Levine found himself caught in a maelstrom. There were also rumors that he was the cousin of Freitas' chief assistant, Dan Weinstein, which he wasn't, but such scuttlebutt was of no help in earning him the immediate respect of the Gang Task Force. On one occasion, a cordial and well-intentioned visit by Levine to the unit's tiny office served as catalyst for a lively discussion about the situation existing between the D.A.'s office and the San Francisco Police Department in general. All were in caustic agreement that they would not allow the D.A.'s office to direct the Golden Dragon investigation. The Gang Task Force had already made it clear to the Alcohol, Tobacco and Firearms Unit (A.T.F.), the Drug Enforcement Agency (D.E.A.) and the F.B.I. that the Force itself intended to maintain control. The A.T.F. volunteered support. That was to be the same policy with the D.A., although it was agreed to request assistance and advice, when necessary.
Despite all obstacles to his effectiveness in those early days, Levine tried to absorb as much as he could, meanwhile fighting another "new boy" battle among his lawyer colleagues in the D.A.'s office. As the investigation progressed, he gravitated toward McKenna, Simmons and Foley, "three movers," in Levine's estimation. These four men would grow into a tight, symbiotic relationship and accrue great respect for each other's talents.
Never before had there been a unified organization within the structure of a police department in the United States or Canada formed to specifically address the contemporary problems of North America's many Chinese communities. In San Francisco, after the days of Jack Manion's hard-fisted Chinatown Squad, there were always individual policemen, sometimes singly and sometimes in groups of half a dozen, who--on their own--focused on Chinese crime. "Chinatown hands" still on the law-enforcement scene at the time of the Golden Dragon were few in number.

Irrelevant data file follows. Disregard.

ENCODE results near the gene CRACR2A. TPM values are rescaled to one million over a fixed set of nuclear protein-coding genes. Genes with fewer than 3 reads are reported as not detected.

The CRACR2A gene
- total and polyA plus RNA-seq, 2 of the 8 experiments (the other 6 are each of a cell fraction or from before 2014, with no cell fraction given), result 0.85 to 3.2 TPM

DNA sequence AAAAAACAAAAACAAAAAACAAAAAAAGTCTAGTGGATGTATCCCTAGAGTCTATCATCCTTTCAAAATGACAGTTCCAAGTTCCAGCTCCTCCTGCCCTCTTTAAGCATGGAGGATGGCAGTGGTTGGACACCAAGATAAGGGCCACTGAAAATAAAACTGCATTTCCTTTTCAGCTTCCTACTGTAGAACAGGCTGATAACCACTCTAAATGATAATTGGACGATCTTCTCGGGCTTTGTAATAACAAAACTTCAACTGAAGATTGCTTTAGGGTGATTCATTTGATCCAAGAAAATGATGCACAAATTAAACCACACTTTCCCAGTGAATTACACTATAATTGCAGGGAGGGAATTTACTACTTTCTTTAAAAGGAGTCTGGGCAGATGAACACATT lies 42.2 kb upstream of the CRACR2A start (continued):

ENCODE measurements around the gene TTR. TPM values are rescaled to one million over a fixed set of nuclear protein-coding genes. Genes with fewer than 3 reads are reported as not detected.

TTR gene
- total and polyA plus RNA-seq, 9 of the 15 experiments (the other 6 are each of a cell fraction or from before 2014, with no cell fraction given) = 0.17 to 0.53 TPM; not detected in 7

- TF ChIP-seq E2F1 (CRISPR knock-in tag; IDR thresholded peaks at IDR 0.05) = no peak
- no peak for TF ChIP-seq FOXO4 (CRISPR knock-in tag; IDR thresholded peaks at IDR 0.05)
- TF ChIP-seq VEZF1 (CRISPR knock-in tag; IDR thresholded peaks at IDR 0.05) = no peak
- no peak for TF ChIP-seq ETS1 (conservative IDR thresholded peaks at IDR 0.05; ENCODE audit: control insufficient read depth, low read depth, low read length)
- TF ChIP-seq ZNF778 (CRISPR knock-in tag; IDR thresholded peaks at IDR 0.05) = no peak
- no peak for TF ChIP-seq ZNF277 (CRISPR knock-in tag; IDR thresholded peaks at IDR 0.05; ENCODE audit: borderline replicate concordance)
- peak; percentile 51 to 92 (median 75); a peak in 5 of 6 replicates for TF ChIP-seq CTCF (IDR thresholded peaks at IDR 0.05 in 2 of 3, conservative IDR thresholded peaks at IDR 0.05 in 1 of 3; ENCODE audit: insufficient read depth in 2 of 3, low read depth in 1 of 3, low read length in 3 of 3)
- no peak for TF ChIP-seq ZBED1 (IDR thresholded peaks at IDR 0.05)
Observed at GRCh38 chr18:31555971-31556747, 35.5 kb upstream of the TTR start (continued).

McKenna began by looking for men with a long history of plodding along Grant Avenue. Naturally, he seized on Tim Simmons, McKenna's quintessential "Marlboro man." Leon Crouere had walked a beat in Chinatown for years. He knew older members of the Asian community and was blessed with the ability to listen. Too often, policemen raved about "what I found out" when what really happened was they'd talked and the witnesses or informants simply agreed with them as a dodge against speaking out themselves. Crouere had cultivated excellent sources of information within the Chinese hierarchy. A lot of people liked him. His observations were to prove of great value.
Ron Schneider had served for eight years on the old Chinatown Squad in the days when gambling was the main assault. Mike Mullane was chosen for the special value of his orderly mind. He kept everything in chronological order, was a superb file manager, and could put his finger on anything in an instant. Several younger officers--Bob Bonnet, Dave Horton, Dick Moses, Larry Ryan--were men who had, on their own initiative, worked within and on the periphery of the Asian community. Well aware of the gangs, all had submitted regular reports without direction from above. Such men were to have strong effect on the investigation. They had proved themselves able to work without supervision. It was their privilege to dress whatever way they felt best for accomplishing the work at hand. Least of McKenna's concerns was a spit-and-polish outfit. If the Gang Task Force were to succeed, that success would have to derive from dedicated, hard work on the part of its members.